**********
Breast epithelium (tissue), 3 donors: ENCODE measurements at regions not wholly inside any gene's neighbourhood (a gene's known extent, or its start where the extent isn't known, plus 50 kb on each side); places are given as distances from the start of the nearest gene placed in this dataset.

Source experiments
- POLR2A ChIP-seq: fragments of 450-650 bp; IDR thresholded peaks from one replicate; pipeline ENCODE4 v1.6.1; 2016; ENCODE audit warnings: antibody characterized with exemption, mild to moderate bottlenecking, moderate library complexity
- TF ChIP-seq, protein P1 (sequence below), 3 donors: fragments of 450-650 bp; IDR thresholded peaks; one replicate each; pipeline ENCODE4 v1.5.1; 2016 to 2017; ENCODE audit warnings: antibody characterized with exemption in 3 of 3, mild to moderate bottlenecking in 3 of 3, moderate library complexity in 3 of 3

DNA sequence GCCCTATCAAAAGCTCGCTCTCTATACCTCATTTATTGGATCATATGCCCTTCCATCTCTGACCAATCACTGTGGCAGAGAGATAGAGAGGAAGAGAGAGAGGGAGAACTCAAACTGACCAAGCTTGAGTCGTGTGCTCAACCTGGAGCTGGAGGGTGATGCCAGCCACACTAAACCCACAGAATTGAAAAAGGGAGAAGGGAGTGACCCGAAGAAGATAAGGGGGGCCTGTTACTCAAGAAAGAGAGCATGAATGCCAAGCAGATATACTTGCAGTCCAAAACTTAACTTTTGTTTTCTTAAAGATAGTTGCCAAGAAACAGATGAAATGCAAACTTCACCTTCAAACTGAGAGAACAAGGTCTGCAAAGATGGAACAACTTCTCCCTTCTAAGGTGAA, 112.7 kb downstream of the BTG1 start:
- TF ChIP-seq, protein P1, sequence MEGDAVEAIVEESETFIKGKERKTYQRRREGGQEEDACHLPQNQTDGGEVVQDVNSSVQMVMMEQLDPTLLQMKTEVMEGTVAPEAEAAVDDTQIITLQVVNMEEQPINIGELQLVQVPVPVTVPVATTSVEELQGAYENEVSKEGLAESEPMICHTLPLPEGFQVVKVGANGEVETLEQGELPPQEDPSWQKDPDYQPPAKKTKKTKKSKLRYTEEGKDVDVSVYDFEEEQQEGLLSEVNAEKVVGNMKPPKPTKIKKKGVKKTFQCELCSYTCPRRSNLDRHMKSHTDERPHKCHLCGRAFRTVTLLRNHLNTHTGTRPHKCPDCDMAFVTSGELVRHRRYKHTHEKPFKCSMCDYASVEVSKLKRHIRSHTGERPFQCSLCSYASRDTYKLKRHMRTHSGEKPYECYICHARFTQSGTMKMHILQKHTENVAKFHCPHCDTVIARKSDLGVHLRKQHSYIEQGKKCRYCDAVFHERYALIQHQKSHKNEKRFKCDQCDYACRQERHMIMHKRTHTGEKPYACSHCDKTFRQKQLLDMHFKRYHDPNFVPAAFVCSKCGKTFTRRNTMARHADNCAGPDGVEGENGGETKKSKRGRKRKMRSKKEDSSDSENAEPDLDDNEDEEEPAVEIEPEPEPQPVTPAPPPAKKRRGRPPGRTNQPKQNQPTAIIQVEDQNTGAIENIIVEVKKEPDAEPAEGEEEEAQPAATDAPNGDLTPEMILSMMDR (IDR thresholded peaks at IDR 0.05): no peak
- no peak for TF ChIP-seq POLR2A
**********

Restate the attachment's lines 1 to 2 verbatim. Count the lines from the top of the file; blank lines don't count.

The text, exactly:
Breast epithelium (tissue), 3 donors: ENCODE measurements at regions not wholly inside any gene's neighbourhood (a gene's known extent, or its start where the extent isn't known, plus 50 kb on each side); places are given as distances from the start of the nearest gene placed in this dataset.

Source experiments